Analysing the national legal framework in relation to the protection of pregnant employees and employees who have recently given birth or are breastfeeding, provisions which transposed the regulations of Directive 92/85/EEC and of the conclusions in case C-103/16, Jessica Porras Guisado – v – Bankia S.A. and Others, the Constitutional Court of Romania ascertained that the dismissal prohibition of a pregnant employee is strictly restricted to reasons that have a direct connection with the employee’s pregnancy status. As for other cases where the termination of the employment contract is the result of disciplinary misconduct, unexcused absence from work, non-observance of labour discipline, or termination of employment for economic reasons or collective redundancies, the employer must submit in writing well-reasoned grounds for dismissal.


Andreea Suciu
Andreea Suciu is Managing Partner and attorney-at-law at Suciu | The Employment Law Firm, Bucharest, Romania.

Teodora Mănăilă
Teodora Mănăilă is Managing Partner and attorney-at-law at Suciu | The Employment Law Firm, Bucharest, Romania.

    The dismissal of an employee for gross misconduct was unfair because the investigating officer failed to share significant new information with the manager conducting the disciplinary hearing who decided to dismiss, the Employment Appeal Tribunal has ruled.


Ludivine Gegaden
Ludivine Gegaden is an Associate at Lewis Silkin LLP.
Case Reports

2020/22 Works council’s right to inspect remuneration lists (GE)

Journal European Employment Law Cases, Issue 2 2020
Keywords Information and Consultation, Privacy
Authors Robert Pacholski
AbstractAuthor's information

    The Federal Labour Court (Bundesarbeitsgericht, “BAG”) has held that a works council must be provided with the documents necessary for carrying out its duties at any time on request. A works committee or another committee of the works council formed in accordance with the provisions of the Works Constitution Act (Betriebsverfassungsgesetz, “BetrVG”) is entitled to inspect the lists of gross wages. This right to inspect is not limited to anonymized gross pay lists. Data protection considerations do not dictate that the right is limited to anonymized gross payrolls. The processing of personal data associated with the right of inspection is permitted under the European General Data Protection Regulation (“GDPR”) and the German Federal Data Protection Act (Bundesdatenschutzgesetz, “BDSG”).


Robert Pacholski
Robert Pacholski is an attorney-at-law at Luther Rechtsanwaltsgesellschaft mbH.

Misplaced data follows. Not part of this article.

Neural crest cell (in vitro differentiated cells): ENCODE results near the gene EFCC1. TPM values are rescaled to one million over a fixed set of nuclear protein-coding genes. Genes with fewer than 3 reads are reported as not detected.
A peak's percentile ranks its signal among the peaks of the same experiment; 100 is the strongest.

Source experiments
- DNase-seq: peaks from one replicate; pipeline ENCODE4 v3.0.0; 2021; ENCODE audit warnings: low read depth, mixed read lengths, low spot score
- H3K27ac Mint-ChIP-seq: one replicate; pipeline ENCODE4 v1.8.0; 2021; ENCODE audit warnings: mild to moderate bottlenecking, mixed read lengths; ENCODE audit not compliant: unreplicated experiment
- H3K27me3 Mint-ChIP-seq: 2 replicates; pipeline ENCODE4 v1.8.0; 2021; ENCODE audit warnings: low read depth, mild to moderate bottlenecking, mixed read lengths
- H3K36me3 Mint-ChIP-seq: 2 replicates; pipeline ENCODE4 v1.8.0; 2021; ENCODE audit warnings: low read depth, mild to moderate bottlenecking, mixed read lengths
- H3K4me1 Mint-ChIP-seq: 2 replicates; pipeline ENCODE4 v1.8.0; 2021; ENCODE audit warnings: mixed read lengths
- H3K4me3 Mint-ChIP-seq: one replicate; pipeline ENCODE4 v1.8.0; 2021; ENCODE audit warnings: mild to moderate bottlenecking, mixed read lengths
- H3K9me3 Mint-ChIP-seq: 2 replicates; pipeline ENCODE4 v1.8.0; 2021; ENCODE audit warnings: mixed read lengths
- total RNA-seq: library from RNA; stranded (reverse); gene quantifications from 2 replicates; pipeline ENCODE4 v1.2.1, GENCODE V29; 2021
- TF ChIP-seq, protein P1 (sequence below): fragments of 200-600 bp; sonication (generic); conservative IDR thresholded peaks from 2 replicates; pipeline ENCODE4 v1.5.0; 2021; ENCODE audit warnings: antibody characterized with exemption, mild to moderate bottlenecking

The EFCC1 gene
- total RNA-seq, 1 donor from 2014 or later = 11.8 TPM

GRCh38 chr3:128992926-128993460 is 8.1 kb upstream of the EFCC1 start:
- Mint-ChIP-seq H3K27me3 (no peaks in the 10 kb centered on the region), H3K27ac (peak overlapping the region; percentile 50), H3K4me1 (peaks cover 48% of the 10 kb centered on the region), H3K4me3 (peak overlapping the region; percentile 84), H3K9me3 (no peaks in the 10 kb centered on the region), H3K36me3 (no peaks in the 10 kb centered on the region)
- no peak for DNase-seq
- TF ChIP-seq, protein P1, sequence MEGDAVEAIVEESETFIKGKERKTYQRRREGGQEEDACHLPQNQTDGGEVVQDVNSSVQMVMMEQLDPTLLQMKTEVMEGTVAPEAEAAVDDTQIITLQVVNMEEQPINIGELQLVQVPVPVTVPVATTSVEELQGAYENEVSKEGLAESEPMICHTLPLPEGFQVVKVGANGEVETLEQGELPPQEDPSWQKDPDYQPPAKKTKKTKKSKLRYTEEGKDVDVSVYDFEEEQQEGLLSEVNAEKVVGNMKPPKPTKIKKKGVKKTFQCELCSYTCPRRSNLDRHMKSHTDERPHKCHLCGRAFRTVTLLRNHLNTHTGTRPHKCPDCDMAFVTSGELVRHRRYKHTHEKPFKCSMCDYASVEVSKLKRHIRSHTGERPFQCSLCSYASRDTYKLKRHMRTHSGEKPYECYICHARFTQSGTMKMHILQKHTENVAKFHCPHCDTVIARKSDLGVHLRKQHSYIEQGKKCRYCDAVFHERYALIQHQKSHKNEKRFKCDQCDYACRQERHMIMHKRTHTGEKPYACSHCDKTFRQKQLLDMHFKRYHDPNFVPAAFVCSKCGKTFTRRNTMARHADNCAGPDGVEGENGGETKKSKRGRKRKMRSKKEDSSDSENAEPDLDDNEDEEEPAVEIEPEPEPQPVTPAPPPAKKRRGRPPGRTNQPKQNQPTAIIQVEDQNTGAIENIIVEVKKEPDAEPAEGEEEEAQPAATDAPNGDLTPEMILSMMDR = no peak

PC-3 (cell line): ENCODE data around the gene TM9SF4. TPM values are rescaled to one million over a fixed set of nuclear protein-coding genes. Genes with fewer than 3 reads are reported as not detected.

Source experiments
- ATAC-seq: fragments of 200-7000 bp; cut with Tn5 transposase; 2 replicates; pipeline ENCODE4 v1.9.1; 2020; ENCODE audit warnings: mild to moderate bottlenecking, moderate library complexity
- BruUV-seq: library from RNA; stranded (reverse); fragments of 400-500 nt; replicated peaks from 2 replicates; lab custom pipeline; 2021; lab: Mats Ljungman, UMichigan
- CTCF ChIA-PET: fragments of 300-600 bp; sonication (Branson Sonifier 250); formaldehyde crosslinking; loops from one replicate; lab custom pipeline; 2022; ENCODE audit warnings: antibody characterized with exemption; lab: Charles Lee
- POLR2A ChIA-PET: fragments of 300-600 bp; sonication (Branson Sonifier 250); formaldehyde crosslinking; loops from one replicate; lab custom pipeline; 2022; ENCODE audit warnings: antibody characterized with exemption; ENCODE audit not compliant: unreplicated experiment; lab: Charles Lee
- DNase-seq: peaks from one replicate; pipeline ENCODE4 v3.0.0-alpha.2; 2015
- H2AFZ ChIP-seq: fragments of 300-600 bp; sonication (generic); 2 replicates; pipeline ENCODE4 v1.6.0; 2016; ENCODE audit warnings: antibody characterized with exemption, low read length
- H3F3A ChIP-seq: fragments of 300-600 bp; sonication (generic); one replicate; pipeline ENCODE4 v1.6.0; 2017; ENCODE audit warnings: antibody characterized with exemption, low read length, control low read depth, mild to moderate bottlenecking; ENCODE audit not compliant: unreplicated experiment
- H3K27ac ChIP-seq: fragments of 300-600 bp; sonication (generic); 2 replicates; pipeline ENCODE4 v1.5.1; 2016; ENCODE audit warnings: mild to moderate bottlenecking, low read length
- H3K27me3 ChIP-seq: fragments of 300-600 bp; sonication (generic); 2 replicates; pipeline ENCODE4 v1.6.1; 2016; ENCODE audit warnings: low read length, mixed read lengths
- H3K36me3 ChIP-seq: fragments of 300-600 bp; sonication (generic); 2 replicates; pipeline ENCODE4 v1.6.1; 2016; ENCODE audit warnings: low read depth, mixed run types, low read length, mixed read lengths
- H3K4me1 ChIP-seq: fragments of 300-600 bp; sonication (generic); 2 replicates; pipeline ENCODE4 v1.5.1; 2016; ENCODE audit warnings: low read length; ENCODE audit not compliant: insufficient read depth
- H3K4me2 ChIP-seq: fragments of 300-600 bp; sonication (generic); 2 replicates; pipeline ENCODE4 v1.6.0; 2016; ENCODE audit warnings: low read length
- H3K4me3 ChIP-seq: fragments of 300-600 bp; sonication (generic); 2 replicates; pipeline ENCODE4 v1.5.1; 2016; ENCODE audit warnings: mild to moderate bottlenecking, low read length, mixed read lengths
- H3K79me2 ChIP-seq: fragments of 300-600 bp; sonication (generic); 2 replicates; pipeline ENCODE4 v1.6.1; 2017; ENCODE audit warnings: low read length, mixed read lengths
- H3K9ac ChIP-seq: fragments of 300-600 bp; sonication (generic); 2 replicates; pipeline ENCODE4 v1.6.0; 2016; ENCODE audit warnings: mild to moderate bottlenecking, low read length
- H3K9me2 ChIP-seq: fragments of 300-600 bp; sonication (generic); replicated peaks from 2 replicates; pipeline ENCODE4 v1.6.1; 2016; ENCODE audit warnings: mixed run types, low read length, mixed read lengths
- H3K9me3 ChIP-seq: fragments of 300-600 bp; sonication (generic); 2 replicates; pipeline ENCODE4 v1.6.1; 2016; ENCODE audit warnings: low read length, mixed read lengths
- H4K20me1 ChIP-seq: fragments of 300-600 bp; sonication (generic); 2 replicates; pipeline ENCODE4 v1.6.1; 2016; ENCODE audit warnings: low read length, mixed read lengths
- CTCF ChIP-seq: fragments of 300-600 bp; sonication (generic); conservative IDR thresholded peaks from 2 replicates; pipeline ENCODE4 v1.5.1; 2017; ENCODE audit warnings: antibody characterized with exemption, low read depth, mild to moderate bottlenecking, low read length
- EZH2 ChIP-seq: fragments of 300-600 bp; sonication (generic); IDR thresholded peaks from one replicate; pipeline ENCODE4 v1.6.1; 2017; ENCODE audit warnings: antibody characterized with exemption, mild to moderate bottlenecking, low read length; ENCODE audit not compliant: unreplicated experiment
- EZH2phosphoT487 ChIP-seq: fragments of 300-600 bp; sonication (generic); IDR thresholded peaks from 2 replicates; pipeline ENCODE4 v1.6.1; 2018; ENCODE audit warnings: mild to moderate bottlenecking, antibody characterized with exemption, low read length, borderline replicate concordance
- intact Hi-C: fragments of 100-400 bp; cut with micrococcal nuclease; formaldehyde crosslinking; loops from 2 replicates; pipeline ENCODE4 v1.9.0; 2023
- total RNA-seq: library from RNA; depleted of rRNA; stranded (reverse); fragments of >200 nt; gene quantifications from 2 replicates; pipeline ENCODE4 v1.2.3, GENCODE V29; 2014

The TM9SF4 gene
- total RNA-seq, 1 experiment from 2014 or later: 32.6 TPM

The Bulgarian Supreme Administrative Court in a decision of 24 June 2019 has ruled that the mere comparison between the job descriptions of employees is not sufficient basis for establishing whether the employees are carrying out the same work or work of equal value and the courts should also take into consideration the practical aspects of the work, the specific working conditions and the tasks actually carried out.


Kalina Tchakarova
Kalina Tchakarova is a partner at Djingov, Gouginski, Kyutchukov and Velichkov.

    The Brussels Labour Court of Appeal, in a judgment of 10 September 2019, has ruled that the notion of ‘maternity’ contained in the Belgian Gender Act does not go as far as protecting mothers against discrimination with regards to childcare, since this would confirm a patriarchal role pattern. However, a recent legislative change introducing ‘paternity’ as a protected ground might cast doubt on the relevance of this ruling for the future.


Gautier Busschaert
Gautier Busschaert is an attorney-at-law at Van Olmen & Wynant, Brussels.

    Many national decisions in Germany in the past had to deal with employers’ requirements regarding religious symbols in the workplace. Also, in 2017, the ECJ has dealt with two matters of such. Whilst the ECJ strictly refers to the principles of entrepreneurial freedom, the Federal Labour Court (Bundesarbeitsgericht, the ‘BAG’) tends to give priority to religious freedom. Last year, the BAG appealed to the ECJ for final clarification, in particular regarding the relationship between the basic rights of entrepreneurs and the constitutional right to religious freedom, by way of a preliminary ruling procedure with its decision dated 30 January 2019.


Caroline Dressel
Caroline Dressel is an attorney-at-law at Luther Rechtsanwaltsgesellschaft mbh